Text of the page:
If you have completed all your terms and conditions of sentencing and have been compliant with probation, then you should never sign an extension of probation. Why should you have to extend your probation due to the fact that the probation officer can't do his job. The PO either has to file a petition to revoke you before your probation ends or they lose jurisdiction. If you don't sign the extension you tie the hands of the PO. If he wants to file for a request for a hearing with the Court, then fine. Present your case at that time. You should submit proof of everything directly to the Court now, so that they have proof that you are in full compliance. You may also request a hearing on the matter, but I'm not sure it is necessary for you to request a hearing. Again, you better be sure that everything is done and you have not done anything that is a violation. Bring proof of everything with you (in case the PO doesn't or claims to have not received it from you) and understand that your PO is not going to be happy.
My decision to answer your question does not construe an attorney client relationship. My opinion is based on the facts you have provided. Before making any decisions, you should always consult directly with an experience attorney, either in person or via phone.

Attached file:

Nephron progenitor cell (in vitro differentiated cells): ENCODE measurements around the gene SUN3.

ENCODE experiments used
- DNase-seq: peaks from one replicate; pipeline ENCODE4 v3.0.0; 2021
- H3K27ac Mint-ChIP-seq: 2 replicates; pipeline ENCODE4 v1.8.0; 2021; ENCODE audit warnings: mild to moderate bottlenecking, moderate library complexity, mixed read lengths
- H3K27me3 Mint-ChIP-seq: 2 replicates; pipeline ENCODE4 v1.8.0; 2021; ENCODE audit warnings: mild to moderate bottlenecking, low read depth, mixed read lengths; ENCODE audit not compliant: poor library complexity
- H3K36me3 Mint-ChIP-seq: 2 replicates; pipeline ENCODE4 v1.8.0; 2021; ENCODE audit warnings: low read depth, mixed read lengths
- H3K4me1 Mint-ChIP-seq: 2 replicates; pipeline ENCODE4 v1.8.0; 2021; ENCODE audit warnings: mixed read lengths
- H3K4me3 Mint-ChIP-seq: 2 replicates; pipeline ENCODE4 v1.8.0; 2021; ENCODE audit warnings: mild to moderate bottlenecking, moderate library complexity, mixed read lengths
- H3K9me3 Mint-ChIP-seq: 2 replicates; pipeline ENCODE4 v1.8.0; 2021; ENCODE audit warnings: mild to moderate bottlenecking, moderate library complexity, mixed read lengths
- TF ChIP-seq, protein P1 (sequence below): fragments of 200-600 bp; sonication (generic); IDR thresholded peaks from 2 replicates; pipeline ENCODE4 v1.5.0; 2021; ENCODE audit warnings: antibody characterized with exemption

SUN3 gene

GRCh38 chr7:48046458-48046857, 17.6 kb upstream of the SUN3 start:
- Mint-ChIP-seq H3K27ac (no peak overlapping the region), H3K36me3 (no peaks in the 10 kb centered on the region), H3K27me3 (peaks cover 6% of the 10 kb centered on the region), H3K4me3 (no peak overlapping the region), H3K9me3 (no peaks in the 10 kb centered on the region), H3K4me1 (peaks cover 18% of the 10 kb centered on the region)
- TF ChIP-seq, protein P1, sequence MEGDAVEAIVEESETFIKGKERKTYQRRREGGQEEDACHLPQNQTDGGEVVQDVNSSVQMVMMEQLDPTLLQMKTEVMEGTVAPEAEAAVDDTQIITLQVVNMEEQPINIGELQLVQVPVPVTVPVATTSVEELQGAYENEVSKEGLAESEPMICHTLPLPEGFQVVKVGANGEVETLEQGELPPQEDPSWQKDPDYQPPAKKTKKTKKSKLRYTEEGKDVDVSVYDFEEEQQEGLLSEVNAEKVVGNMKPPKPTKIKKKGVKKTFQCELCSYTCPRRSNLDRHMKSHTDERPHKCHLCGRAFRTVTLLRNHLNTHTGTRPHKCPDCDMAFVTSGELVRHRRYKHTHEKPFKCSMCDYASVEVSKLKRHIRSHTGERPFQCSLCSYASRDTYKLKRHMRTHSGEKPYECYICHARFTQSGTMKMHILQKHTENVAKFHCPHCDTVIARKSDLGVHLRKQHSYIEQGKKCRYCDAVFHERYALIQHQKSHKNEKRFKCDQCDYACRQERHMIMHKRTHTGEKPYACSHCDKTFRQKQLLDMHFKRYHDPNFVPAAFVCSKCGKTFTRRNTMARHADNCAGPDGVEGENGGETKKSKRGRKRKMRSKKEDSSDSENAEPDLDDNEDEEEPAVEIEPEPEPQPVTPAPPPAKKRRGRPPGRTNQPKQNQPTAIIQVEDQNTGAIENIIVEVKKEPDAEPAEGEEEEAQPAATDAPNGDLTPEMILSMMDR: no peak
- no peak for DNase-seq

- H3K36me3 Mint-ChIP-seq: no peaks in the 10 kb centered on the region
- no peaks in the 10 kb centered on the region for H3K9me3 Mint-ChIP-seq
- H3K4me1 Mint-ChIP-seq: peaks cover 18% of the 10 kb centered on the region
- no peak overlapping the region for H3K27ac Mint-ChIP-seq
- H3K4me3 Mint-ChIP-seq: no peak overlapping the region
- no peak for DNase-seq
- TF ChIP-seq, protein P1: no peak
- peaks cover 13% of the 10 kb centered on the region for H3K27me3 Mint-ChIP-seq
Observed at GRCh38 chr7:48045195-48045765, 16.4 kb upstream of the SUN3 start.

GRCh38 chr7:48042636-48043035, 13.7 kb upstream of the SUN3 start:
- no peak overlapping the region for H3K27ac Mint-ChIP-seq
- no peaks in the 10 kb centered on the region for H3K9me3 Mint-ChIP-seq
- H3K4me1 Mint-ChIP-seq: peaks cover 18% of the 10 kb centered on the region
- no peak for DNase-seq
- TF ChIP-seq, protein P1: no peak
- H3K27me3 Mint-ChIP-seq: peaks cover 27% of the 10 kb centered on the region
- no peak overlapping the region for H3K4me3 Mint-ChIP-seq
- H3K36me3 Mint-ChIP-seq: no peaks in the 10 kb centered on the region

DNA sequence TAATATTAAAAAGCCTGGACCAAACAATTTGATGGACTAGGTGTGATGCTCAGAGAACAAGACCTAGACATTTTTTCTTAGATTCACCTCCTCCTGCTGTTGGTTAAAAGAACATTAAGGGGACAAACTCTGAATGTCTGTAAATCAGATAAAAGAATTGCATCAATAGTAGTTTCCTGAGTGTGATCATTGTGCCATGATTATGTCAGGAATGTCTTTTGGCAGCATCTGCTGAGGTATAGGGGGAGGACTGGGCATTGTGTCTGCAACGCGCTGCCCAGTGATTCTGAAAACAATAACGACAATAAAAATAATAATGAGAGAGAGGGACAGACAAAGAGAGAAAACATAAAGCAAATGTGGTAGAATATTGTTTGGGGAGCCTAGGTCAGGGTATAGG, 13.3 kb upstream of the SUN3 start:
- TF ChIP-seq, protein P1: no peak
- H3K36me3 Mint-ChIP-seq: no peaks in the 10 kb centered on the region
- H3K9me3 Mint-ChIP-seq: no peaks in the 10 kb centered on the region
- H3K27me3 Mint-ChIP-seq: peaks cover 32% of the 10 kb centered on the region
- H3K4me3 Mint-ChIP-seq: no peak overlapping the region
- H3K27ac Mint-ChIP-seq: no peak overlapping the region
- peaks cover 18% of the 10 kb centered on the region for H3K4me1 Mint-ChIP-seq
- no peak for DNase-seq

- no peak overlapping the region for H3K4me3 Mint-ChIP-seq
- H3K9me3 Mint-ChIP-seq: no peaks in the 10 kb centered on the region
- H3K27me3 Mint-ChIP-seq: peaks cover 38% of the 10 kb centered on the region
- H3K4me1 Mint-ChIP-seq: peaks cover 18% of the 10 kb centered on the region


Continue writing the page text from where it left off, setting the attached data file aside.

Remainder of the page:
I agree with Rhidian Orr. Unless the probation officer can get you to consent to extend your probation, or unless the probation officer can get the Judge to extend your probation, it will terminate at the end of the probation period. Even though your probation officer is in a county different from the one you were sentenced in, you will go back before your original sentencing Court. If the probation officer tries to take you back in front of your sentencing Court to extend your probation, then you can provide all of your proof of completion and ask the court to terminate your probation on time. Wait and see if the probation officer tries to file something with the court to extend your probation and in that event, I would consider hiring a lawyer to insure your rights are protected and to help you show the Court that you should be allowed off of probation.
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